Feasibility and challenges of addressing this CQ or CC

The current R01 process does not lend itself to efficient and rapid implementation of trials to test new approaches or to the time needed to complete trials that focus on long-term survival and quality of life endpoints. Even within the existing transplant network, efficiencies could be gained by infrastructural enhancements like a common IRB or government-assisted contracting (i.e., CRADAs), a streamlined process for protocol review (e.g. a one- versus two-step process), etc. Additionally, enhanced ability to collaborate with other organizations or institutes, without undue bureaucratic burden, would allow better use of NIH funds so that more trials could be done.

Name of idea submitter and other team members who worked on this idea Mary Horowitz

Voting

80 net votes
114 up votes
34 down votes
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Goal 2: Reduce Human Disease

Develop and validate a metric to address the full spectrum of patient-level comorbidities affecting critical illness

An individual metric to inform about the additive and not individual impact of comorbidities on critical illness and peri-operative mortality. For instance, we know the impact of COPD or MI or CKD on mortality after hemicolectomy, but not necessarily the additive impact of all three.

Is this idea a Compelling Question (CQ) or Critical Challenge (CC)? Compelling Question (CQ)

Name of idea submitter and other team members who worked on this idea Society of Critical Care Medicine Executive Committee/Council

Voting

2 net votes
4 up votes
2 down votes
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Goal 1: Promote Human Health

What is the role of the environment in HLB disease etiology

It is clear that genetic sequence variation does not account for a substantial portion of disease burden. It is likely that the broad environment contributes to HLB disease via epigenomic alterations and interaction with genetic variants. There is an urgent need to understand the environmental contribution to disease as most exposures are modifiable and are targets for prevention interventions.

Is this idea a Compelling Question (CQ) or Critical Challenge (CC)? Compelling Question (CQ)

Details on the impact of addressing this CQ or CC

Environmental exposures are clear involved in the pathogenesis of asthma, copd, CVD, and stroke. Understanding the environmental contribution may be critical for reducing disease burden for these common diseases.

Feasibility and challenges of addressing this CQ or CC

Interventions to reduce disease burden are highly feasible in the next 5-10 years

Name of idea submitter and other team members who worked on this idea Frank Gilliland

Voting

4 net votes
11 up votes
7 down votes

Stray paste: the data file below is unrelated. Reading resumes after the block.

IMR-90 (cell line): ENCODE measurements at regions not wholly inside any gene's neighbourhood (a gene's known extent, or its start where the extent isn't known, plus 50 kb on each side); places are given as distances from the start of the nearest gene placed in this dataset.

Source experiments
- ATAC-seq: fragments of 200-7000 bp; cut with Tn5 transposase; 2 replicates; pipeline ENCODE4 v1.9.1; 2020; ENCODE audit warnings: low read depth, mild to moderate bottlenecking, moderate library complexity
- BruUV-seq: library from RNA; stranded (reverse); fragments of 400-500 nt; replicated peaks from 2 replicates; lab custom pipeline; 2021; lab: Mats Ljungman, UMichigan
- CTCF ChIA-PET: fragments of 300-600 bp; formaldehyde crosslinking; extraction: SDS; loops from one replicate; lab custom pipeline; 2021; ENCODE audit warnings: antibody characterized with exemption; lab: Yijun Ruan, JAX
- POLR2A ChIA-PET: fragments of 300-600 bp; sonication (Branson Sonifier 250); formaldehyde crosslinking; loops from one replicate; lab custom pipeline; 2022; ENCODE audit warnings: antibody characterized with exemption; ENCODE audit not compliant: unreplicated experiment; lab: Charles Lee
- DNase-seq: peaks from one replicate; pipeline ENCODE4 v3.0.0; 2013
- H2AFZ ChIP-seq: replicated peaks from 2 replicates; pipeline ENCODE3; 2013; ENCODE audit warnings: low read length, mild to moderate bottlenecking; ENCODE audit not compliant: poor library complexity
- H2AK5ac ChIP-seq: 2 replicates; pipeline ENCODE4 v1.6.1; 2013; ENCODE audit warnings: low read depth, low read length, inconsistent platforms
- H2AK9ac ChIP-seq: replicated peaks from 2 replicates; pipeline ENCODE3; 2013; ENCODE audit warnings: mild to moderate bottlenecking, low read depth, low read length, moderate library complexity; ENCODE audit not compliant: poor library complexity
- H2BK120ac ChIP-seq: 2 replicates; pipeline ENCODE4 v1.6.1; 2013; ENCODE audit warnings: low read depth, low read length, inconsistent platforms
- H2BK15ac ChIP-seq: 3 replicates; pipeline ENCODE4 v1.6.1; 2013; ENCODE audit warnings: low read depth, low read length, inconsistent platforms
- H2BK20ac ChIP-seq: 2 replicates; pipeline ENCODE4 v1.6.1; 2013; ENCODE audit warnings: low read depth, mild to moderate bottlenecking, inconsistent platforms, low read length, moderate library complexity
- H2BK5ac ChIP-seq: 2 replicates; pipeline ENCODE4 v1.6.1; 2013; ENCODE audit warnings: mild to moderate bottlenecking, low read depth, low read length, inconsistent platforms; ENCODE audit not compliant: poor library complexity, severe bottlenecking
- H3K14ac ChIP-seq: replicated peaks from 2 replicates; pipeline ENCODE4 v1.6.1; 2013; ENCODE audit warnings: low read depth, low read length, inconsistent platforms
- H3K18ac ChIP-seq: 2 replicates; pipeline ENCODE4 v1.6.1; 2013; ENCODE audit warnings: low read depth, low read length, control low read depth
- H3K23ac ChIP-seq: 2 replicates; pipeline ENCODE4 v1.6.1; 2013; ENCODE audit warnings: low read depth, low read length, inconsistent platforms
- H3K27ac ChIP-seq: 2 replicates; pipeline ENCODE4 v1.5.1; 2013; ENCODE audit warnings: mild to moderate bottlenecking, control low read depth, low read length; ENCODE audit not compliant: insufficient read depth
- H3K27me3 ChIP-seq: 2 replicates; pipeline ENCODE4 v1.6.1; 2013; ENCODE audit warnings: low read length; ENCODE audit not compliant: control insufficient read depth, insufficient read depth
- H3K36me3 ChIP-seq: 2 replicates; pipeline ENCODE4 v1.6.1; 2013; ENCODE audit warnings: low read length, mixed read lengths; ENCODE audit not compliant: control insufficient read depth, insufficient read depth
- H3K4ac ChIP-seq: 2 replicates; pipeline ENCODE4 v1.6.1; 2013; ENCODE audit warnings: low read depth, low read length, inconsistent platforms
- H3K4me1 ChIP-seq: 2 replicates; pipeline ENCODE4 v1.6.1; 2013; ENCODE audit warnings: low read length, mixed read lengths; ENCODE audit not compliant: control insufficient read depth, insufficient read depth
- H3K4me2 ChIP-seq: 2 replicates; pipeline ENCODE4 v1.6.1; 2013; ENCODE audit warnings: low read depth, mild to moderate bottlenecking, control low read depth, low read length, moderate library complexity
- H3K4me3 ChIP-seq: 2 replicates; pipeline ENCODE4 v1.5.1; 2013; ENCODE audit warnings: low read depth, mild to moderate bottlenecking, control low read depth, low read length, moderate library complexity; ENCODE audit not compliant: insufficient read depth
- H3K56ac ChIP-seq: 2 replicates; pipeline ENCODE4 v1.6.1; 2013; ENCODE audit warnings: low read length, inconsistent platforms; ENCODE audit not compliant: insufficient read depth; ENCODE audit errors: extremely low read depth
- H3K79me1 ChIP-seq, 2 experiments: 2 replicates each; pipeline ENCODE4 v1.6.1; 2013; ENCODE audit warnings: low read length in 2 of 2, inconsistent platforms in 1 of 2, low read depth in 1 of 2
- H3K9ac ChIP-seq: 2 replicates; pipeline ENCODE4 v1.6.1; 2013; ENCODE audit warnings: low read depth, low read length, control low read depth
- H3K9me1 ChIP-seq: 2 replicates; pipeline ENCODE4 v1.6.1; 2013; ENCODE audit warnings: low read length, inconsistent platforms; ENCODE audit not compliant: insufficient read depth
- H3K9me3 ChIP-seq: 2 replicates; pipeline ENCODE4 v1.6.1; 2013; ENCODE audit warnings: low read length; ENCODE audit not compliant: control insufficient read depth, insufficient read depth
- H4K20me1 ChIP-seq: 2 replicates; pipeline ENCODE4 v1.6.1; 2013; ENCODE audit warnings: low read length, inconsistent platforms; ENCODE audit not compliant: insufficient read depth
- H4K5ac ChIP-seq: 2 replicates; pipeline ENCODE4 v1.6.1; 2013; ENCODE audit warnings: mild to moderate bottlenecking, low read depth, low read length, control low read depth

Active

Goal 2: Reduce Human Disease

What are the biological consequences of sleep loss or disruption and how can they best be avoided?

Arousals in obstructive sleep apena (OSA) are life saving, but the associated disruption of sleep is now thought to cause cognitive impairment, increased risk of high blood pressure and atherosclerosis, as well as glucose intolerance and metabolic syndrome. The mechanisms for these downstream effects, however, are not well understood. Can these specific pathophysiological mechanisms be identified, and can ways for mitigating... more »

Is this idea a Compelling Question (CQ) or Critical Challenge (CC)? Critical Challenge (CC)

Details on the impact of addressing this CQ or CC

By identifying the mechanisms by which sleep loss or disruption affects cognitive, cardiovascular, and metabolic function, we hope to find key regulatory points for which interventions may be developed. For example, if we can allow respiratory reflex responses to reopen the airway without EEG activation during OSA, we may be able to forestall some of the cognitive consequences of inadequate sleep. If we can prevent the autonomic responses associated with the EEG arousals and increases in respiratory drive, we may be able to block the repetiive elevations of blood pressure that lead to long term hypertension and accelerated atherosclerosis. If we can identify the reason for metabolic derangement associated with OSA, we may find, for example, that it is due to circadian misalignment and find ways to realign the sequence of metabolic events with the actual wake-sleep patterns of the patients. Finally, if we can potentiate the respiratory reflexes that re-establish the airway in OSA, without triggering the other components of arousals, we may be able to minimize or prevent the apneas. While current methods for treating OSA (e.g., CPAP and dental appliances) help many people, many others cannot tolerate these devices, and we require additional modes of therapy to mitigate the consequences of OSA.